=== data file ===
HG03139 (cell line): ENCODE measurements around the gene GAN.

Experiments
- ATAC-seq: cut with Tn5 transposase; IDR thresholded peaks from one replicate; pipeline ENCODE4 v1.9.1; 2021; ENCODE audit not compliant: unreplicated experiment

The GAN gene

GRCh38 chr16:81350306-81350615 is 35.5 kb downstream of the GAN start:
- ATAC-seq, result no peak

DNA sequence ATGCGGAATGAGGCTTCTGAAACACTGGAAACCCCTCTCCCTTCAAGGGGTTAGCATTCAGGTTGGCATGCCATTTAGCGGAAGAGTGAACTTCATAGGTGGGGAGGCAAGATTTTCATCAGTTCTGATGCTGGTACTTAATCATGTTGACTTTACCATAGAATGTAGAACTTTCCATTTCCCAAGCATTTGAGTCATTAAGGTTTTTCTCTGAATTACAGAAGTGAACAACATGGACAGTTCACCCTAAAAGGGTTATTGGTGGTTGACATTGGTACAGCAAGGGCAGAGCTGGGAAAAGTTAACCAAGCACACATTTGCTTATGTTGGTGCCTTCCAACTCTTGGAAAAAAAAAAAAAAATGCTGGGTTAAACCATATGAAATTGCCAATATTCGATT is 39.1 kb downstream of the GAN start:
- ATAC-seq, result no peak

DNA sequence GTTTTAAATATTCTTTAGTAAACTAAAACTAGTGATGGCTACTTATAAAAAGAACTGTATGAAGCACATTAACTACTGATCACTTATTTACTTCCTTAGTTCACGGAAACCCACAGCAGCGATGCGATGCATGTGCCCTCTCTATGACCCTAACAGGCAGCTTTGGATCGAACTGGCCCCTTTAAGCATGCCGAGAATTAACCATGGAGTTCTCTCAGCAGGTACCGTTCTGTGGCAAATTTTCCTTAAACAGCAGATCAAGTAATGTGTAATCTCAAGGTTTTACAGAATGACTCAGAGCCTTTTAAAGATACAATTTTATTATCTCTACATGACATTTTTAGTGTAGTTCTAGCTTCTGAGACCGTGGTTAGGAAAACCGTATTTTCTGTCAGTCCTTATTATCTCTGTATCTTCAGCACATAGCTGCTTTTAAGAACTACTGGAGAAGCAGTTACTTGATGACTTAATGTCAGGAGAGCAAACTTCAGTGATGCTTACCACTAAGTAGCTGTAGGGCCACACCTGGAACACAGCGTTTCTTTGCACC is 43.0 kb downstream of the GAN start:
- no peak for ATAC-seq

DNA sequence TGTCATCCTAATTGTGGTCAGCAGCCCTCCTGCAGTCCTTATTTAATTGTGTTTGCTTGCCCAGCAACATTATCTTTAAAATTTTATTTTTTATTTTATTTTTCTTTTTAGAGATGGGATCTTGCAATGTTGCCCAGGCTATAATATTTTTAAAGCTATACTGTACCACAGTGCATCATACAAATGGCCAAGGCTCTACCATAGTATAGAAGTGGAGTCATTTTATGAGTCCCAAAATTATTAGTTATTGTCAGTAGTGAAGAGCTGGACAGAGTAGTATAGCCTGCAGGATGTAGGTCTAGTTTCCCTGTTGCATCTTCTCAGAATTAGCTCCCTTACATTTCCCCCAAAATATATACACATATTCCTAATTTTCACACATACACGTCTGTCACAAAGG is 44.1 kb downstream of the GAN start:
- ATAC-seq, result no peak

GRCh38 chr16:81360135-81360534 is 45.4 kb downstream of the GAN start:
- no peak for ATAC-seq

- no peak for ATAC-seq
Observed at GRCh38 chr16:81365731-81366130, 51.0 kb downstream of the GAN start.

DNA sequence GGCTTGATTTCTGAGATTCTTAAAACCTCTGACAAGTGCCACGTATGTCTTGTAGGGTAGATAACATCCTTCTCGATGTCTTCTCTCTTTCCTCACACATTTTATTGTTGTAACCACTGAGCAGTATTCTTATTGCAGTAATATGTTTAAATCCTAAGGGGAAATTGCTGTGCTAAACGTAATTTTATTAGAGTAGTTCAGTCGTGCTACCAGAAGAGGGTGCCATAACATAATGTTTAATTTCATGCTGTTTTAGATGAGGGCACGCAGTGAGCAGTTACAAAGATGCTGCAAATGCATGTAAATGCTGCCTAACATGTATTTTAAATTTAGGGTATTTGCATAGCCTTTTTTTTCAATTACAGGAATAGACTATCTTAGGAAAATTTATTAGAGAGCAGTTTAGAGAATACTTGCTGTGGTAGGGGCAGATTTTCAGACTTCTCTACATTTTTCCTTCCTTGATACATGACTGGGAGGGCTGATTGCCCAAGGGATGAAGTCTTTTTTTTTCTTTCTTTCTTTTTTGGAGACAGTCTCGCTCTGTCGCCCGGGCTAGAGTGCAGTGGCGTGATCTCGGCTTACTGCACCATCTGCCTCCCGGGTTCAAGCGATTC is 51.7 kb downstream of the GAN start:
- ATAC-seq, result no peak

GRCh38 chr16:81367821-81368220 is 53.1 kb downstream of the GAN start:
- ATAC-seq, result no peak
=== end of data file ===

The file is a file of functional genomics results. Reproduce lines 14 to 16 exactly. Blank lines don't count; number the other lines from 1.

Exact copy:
- no peak for ATAC-seq

- no peak for ATAC-seq
Observed at GRCh38 chr16:81365731-81366130, 51.0 kb downstream of the GAN start.